Response of cells to changes in the mechanical signals of their microenviroment

​In the body, cells reside in a meshwork of protiens that provides support as well as physical and chemical signals. Ian is iinterested in studying the response of cells to changes in the mechanical signals of their microenviroment. To this end, he have developed a hydrogel system with an addition fragmentation-chain transfer crosslinker to allow for photoinduced network reorganization and stress-relaxation. This system will be used to study how cells respond morphologically and genetically to stress-relaxing substrates.

​Ian is a third year Chemical Engineering graduate student from the University of Colorado, Boulder in Kristi Anseth's lab. He isbrining his research project to UQ in Justin Cooper-White's lab on a Whittaker Fellowship. I am also a National Science Foundation Graduate Research Felllow. I graduated with a BS in Biomedical Engineering from the University of Rochester in 2013.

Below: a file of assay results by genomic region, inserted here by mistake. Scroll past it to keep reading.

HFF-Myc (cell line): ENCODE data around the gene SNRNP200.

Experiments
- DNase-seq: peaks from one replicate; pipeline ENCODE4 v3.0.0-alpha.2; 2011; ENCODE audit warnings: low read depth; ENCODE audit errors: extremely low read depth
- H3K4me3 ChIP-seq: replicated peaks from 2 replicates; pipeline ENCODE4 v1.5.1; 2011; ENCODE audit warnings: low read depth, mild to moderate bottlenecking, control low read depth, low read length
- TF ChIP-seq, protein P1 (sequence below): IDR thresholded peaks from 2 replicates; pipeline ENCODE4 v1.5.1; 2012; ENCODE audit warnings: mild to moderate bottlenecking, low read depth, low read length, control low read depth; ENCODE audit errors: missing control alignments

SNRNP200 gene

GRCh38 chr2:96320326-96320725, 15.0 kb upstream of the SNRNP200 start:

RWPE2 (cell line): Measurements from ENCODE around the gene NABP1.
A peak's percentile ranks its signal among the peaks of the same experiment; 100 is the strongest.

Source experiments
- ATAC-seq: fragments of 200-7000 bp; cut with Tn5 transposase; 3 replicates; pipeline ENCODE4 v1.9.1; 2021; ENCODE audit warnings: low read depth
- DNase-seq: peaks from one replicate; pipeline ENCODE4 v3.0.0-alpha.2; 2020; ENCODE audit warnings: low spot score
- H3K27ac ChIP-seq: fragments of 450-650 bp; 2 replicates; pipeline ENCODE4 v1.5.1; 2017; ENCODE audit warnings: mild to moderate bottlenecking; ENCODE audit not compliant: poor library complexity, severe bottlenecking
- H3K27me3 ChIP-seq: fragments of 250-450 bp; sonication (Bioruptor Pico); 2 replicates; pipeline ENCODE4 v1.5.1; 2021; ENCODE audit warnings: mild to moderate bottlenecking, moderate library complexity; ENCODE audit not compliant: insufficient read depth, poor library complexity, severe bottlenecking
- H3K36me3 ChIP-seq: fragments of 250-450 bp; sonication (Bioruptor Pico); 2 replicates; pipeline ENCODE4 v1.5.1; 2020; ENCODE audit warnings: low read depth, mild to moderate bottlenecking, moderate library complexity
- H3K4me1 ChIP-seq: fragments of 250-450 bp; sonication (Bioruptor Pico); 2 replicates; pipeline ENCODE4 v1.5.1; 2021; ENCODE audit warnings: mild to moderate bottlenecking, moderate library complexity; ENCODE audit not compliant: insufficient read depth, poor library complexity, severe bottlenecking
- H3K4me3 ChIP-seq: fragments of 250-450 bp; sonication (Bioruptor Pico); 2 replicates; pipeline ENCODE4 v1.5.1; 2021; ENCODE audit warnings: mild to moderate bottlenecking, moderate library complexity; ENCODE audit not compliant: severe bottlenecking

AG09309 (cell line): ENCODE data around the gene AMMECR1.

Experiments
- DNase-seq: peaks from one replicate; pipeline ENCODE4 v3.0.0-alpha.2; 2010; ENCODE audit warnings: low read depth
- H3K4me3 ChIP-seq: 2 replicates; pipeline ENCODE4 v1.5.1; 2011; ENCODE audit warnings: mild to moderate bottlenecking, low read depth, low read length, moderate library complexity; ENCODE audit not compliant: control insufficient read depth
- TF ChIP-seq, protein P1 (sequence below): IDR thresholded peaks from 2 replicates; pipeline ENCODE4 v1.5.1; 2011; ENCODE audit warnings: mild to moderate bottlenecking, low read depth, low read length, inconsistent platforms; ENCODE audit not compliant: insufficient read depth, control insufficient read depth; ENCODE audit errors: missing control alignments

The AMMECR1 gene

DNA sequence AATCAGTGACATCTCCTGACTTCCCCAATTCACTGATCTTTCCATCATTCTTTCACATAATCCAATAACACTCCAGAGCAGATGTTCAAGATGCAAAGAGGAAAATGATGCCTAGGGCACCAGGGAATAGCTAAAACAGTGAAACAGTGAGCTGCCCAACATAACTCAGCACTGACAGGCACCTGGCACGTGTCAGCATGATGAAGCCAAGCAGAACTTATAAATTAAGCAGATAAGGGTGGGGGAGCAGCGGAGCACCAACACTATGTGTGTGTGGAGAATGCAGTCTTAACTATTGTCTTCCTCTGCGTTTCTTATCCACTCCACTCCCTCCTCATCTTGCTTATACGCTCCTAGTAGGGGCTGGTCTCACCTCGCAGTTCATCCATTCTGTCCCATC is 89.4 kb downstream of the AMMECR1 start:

​Whittaker Fellowship Nationals Science Foundation GRFP

Key Publications

  1. Grim, J.C., Marozas, I.A. and Anseth, K.S., 2015. Thiol-ene and photo-cleavage chemistry for controlled presentation of biomolecules in hydrogels. Journal of Controlled Release, 219, pp.95-106.​ Azagarsamy, M.A., Marozas, I.A., Spaans, S. and Anseth, K.S., 2015. Photoregulated hydrazone-based hydrogel formation for biochemically patterning 3D cellular microenvironments. ACS Macro Letters, 5(1), pp.19-23.
  2. Brown, T.B., Marozas, I.A., Anseth, K.S. ​Amplified photodegradation of cell-laden hydrogels via an addition-fragmentation chain transfer reaction. Advanced Materials. In Review